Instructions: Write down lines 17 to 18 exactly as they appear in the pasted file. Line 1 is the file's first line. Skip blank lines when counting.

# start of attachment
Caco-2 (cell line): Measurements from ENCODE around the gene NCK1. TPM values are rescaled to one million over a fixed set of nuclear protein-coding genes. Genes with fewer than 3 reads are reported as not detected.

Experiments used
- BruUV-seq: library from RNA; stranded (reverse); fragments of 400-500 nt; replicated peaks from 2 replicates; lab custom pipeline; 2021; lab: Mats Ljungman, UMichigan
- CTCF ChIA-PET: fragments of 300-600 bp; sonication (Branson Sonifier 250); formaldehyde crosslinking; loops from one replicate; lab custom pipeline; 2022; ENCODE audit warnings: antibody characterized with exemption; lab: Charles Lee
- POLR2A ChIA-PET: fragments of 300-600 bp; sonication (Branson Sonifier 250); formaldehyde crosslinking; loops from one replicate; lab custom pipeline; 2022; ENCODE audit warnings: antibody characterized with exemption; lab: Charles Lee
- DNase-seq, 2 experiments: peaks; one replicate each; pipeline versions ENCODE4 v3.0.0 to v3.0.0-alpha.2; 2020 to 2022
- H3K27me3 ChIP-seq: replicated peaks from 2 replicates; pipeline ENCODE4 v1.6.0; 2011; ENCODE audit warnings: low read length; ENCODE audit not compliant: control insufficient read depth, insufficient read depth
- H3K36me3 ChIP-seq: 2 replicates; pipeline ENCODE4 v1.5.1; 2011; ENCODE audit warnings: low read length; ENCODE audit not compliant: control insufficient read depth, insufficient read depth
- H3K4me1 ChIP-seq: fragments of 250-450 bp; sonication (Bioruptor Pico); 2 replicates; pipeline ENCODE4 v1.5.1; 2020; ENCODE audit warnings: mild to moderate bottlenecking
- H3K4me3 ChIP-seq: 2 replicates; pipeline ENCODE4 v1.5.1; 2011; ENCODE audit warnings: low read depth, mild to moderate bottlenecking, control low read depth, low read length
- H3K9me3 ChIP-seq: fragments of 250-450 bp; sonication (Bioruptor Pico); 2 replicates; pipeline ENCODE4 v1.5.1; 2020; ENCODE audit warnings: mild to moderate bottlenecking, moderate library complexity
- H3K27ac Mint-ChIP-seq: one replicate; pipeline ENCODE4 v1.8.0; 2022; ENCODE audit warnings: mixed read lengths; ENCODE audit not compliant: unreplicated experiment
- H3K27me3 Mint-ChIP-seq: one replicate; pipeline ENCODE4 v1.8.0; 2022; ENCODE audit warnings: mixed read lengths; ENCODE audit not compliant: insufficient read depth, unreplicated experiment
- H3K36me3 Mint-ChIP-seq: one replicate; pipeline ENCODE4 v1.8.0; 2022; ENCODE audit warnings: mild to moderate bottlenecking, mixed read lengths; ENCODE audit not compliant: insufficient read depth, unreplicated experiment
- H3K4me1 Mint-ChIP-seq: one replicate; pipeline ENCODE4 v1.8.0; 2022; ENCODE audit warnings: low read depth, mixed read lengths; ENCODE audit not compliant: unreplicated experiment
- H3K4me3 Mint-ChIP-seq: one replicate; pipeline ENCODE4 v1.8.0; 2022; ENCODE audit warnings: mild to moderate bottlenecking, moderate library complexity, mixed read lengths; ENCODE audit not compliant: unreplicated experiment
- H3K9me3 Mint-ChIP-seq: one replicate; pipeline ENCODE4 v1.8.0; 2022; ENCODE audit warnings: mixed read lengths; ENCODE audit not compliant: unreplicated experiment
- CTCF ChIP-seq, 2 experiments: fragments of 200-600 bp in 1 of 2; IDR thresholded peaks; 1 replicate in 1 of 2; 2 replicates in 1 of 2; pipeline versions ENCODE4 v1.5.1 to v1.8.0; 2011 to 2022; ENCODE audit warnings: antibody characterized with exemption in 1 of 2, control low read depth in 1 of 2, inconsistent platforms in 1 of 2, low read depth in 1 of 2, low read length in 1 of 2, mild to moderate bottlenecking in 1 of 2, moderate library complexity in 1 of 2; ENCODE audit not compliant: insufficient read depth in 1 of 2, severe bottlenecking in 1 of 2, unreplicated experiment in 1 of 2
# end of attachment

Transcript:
- H3K9me3 Mint-ChIP-seq: one replicate; pipeline ENCODE4 v1.8.0; 2022; ENCODE audit warnings: mixed read lengths; ENCODE audit not compliant: unreplicated experiment
- CTCF ChIP-seq, 2 experiments: fragments of 200-600 bp in 1 of 2; IDR thresholded peaks; 1 replicate in 1 of 2; 2 replicates in 1 of 2; pipeline versions ENCODE4 v1.5.1 to v1.8.0; 2011 to 2022; ENCODE audit warnings: antibody characterized with exemption in 1 of 2, control low read depth in 1 of 2, inconsistent platforms in 1 of 2, low read depth in 1 of 2, low read length in 1 of 2, mild to moderate bottlenecking in 1 of 2, moderate library complexity in 1 of 2; ENCODE audit not compliant: insufficient read depth in 1 of 2, severe bottlenecking in 1 of 2, unreplicated experiment in 1 of 2